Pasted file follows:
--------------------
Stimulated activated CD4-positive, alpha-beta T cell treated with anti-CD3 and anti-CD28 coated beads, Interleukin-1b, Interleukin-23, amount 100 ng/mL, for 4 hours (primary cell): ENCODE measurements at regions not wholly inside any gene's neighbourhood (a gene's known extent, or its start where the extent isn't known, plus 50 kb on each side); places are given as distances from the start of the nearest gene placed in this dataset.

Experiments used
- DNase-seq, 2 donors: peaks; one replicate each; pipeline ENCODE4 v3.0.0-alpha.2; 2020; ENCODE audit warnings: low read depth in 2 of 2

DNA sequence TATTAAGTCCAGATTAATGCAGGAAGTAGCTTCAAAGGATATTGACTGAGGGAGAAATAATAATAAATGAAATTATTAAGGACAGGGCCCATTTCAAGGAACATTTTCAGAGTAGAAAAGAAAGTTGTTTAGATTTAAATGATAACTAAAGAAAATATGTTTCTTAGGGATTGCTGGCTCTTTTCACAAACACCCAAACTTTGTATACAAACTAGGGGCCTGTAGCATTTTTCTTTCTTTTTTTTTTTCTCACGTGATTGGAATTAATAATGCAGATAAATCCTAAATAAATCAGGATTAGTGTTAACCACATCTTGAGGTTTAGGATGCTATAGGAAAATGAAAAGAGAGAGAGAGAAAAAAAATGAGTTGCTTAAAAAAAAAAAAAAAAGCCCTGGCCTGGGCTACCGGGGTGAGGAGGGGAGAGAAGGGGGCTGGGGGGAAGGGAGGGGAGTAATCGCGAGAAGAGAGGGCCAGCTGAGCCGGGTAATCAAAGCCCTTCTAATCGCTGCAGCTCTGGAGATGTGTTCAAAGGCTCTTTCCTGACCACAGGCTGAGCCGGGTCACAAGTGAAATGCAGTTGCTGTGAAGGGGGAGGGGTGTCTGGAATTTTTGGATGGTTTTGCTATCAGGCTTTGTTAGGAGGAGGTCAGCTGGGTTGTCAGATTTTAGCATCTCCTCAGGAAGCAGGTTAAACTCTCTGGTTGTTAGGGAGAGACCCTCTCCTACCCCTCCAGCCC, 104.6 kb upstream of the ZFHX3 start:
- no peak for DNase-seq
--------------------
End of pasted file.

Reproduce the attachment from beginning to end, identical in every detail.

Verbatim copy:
Stimulated activated CD4-positive, alpha-beta T cell treated with anti-CD3 and anti-CD28 coated beads, Interleukin-1b, Interleukin-23, amount 100 ng/mL, for 4 hours (primary cell): ENCODE measurements at regions not wholly inside any gene's neighbourhood (a gene's known extent, or its start where the extent isn't known, plus 50 kb on each side); places are given as distances from the start of the nearest gene placed in this dataset.

Experiments used
- DNase-seq, 2 donors: peaks; one replicate each; pipeline ENCODE4 v3.0.0-alpha.2; 2020; ENCODE audit warnings: low read depth in 2 of 2

DNA sequence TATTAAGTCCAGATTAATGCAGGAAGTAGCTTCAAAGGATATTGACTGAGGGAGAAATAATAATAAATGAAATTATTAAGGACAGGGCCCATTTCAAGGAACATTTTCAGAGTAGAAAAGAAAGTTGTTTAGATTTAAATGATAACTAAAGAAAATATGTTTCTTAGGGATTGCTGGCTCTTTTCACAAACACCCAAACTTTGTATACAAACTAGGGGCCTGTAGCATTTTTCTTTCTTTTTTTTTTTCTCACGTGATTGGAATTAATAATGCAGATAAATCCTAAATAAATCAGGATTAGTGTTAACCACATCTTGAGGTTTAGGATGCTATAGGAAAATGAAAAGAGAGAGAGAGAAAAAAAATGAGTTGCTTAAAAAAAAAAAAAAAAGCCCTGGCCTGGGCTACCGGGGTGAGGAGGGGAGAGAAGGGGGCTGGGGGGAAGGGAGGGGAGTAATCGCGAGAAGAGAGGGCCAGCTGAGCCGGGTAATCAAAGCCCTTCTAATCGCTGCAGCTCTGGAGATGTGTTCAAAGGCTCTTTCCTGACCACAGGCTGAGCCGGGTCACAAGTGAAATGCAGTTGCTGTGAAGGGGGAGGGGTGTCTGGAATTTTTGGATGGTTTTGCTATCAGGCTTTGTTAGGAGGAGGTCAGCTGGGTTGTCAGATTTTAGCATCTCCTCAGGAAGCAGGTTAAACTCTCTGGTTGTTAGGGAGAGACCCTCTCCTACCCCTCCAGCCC, 104.6 kb upstream of the ZFHX3 start:
- no peak for DNase-seq